But then again, how in f*ck’s name would Mike feel any better about doing so if everything hangs and seems laggy / choppy? He wouldn’t, that’s how. And right about now, he blames it all on Chrome’s hardware acceleration default settings under Linux. Just to make sure, he goes to chrome://gpu/ and witnesses this horrific scene:


But Mike’s a crazy mothaf*cka – he then just goes straight to chrome://flags/ and enables the override on software rendering, thus enabling GPU acceleration on his apparently unsupported system configuration.


He now restarts his Chrome, everything works fine and the Gods of Internets smile approvingly. But just before diving into a multiverse of fun, he takes a few short moments wallowing in self-pity, consumed by doubts about nVidia and random homicidal thoughts about Aquaman while checking the chrome://gpu/ page one last time.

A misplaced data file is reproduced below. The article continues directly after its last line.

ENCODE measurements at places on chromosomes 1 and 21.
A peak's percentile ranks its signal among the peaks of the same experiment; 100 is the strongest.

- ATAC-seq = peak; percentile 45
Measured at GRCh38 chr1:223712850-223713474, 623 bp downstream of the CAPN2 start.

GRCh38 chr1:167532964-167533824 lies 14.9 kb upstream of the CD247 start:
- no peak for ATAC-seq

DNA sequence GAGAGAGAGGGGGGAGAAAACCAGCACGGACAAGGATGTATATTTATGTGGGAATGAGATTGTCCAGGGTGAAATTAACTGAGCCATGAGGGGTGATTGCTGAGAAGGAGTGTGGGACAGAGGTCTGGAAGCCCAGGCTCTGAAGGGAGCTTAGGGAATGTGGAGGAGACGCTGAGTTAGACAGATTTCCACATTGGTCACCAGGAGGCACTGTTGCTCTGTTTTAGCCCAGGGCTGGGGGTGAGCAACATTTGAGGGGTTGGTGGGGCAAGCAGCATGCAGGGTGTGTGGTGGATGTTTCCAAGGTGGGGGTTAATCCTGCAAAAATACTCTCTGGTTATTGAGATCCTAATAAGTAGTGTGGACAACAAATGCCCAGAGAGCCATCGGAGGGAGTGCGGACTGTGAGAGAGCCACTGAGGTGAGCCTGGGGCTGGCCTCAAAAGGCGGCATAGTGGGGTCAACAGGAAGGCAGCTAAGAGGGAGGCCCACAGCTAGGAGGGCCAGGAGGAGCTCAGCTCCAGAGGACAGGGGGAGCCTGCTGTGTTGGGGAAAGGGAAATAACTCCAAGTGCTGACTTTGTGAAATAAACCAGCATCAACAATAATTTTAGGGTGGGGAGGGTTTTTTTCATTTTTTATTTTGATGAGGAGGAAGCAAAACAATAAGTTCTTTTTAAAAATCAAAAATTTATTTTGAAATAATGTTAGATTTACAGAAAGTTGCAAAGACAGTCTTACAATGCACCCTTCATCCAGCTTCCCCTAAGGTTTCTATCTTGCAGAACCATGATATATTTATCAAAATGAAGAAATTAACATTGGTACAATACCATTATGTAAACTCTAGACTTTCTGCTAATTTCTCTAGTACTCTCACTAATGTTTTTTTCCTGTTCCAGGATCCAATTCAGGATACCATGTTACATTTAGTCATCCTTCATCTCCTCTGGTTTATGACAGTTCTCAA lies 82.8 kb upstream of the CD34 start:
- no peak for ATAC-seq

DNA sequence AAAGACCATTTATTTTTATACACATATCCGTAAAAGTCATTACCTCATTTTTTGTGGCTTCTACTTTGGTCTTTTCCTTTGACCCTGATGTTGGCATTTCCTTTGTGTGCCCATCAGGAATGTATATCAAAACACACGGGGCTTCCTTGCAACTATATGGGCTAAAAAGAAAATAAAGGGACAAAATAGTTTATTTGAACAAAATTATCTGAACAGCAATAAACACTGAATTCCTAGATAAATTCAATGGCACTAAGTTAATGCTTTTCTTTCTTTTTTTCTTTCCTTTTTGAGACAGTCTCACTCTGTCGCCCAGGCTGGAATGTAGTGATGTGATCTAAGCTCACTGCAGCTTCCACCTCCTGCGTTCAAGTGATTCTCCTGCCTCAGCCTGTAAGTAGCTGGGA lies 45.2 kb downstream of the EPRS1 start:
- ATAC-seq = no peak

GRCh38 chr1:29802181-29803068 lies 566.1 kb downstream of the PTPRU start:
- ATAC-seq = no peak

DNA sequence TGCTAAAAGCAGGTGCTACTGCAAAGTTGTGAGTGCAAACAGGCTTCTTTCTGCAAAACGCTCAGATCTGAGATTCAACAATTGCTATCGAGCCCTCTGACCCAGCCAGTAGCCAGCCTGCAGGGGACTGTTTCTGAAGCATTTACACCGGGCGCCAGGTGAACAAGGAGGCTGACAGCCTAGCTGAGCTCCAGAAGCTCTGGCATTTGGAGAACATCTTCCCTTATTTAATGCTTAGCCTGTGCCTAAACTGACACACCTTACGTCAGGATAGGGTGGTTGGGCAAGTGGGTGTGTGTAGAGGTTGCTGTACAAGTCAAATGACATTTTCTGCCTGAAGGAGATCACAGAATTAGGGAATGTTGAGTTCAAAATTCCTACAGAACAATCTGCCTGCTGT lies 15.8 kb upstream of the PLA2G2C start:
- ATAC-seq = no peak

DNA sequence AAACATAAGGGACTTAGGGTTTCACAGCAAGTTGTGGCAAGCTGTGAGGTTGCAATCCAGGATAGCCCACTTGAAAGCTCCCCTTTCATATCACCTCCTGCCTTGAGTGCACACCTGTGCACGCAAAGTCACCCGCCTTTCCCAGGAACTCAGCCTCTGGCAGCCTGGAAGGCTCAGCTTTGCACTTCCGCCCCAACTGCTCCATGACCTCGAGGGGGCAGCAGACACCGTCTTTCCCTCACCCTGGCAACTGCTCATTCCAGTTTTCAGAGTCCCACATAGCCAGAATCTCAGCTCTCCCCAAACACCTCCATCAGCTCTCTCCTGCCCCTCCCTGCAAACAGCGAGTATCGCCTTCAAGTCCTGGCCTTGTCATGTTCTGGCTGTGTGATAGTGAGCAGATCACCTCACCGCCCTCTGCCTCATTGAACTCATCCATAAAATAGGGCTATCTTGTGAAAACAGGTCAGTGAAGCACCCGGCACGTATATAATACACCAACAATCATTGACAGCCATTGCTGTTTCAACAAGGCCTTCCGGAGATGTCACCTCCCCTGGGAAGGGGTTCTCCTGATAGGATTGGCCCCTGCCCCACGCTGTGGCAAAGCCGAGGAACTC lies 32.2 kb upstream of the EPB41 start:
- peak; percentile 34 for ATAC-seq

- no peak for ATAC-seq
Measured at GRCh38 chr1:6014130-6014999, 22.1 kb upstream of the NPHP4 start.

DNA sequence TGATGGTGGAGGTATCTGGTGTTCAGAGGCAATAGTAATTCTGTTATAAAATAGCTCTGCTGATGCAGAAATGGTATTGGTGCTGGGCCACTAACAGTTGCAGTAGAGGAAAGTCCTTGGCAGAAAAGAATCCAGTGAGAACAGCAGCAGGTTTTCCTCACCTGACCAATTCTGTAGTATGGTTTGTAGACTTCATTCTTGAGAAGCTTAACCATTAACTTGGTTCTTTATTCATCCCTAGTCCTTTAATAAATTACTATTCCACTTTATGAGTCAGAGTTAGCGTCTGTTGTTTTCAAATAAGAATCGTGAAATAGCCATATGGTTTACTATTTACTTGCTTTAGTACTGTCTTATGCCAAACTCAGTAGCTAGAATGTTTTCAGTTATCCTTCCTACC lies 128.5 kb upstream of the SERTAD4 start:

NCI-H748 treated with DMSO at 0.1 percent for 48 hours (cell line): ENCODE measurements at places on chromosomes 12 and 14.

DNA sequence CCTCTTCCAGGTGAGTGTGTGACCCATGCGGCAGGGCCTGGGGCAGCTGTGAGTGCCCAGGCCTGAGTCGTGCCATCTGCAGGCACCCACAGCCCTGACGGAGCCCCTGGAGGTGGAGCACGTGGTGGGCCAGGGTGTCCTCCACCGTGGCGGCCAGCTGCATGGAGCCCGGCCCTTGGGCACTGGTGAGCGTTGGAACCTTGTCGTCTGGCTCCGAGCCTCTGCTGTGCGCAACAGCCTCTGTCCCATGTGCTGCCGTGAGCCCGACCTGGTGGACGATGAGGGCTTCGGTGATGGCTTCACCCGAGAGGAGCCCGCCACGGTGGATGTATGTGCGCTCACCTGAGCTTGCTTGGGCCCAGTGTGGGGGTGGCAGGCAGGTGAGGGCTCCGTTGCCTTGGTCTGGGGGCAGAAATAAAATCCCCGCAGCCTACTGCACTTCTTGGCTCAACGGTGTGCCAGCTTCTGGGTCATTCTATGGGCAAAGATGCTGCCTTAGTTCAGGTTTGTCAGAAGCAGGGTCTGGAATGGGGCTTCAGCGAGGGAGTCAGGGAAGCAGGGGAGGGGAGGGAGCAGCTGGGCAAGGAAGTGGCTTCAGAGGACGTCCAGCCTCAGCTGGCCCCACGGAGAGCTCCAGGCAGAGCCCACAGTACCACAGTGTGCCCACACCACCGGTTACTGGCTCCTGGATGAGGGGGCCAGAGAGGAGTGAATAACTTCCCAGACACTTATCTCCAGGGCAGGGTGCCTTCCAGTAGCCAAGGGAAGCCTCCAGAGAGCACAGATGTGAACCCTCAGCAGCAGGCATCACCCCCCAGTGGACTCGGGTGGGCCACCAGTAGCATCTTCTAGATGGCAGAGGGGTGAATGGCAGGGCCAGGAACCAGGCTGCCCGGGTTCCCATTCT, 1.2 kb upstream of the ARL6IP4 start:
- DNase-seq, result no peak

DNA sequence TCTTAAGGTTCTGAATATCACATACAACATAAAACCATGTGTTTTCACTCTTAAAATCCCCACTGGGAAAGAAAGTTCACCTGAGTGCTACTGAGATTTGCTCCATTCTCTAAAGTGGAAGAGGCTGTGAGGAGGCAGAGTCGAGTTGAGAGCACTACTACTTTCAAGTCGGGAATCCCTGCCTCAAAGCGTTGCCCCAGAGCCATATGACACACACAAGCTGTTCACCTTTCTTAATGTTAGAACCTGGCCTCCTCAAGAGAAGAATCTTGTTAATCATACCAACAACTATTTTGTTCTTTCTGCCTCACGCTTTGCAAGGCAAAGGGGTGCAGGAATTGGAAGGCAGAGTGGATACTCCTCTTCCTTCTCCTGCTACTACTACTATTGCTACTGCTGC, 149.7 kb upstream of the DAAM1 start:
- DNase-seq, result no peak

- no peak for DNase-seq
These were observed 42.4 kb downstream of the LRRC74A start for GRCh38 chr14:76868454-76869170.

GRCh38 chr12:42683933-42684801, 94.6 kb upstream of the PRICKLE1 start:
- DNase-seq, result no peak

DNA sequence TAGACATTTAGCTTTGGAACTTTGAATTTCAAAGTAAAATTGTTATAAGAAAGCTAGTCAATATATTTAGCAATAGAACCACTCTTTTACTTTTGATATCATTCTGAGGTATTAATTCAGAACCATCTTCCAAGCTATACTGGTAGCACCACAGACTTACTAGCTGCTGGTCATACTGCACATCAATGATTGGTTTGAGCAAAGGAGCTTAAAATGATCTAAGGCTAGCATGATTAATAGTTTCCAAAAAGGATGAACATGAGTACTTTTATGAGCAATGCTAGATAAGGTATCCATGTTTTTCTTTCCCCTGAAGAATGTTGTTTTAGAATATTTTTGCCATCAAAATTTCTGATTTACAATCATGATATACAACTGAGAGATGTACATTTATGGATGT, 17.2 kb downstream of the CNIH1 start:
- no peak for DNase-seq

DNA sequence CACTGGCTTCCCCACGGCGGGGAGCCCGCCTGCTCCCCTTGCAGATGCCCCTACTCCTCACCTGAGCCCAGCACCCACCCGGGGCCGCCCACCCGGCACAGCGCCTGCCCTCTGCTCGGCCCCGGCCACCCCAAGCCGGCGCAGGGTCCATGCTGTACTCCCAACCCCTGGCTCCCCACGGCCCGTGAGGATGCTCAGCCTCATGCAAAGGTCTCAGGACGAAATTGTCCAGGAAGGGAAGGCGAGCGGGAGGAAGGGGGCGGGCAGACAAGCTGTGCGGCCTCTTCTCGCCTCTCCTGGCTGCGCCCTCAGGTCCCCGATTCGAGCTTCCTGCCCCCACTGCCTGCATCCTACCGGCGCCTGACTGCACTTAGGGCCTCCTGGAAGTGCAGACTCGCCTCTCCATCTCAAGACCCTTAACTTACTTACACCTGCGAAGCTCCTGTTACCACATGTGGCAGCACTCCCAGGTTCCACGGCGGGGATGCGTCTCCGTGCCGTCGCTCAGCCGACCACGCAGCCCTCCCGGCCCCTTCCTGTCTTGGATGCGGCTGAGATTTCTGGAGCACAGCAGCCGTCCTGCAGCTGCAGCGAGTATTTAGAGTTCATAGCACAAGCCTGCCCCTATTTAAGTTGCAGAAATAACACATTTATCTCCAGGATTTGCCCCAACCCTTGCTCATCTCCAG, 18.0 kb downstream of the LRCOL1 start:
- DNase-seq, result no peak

Just to remove any trace of doubt – that green text right there – it makes St. Patrick proud and Chrome run smooth. Mission complete.

How to make a Git server: The quick and dirty way

How to make a Git server: The quick and dirty way

Just as I was organizing my thoughts for the second part of my Getting started with Git series, I realized that it will all pretty much revolve around working with remotes – so here’s a quick guide to install and configure a git server. While this method is not the recommended way of doing things, it will get them done quite fast but don’t expect any sophisticated security or easy repository management.

This guide will get you up and running your Git server in no time, so that you can get right into creating new repositories that you and anyone else who has access to the server can clone locally, pull from and push to.

Step 1

SSH into your server and install git:

sudo apt-get install git

Step 2

Create a directory to hold your repositories and make sure it has the right user permissions:

sudo mkdir /srv/git

Step 3

Create and initialize your first repository by making a new directory and initializing a new bare git repository there:

mkdir /srv/git/my-repository.git
cd /srv/git/my-repository.git
git init --bare

Step 4

Clone your repository locally and make your first commit and push:

cd /var/www/public_html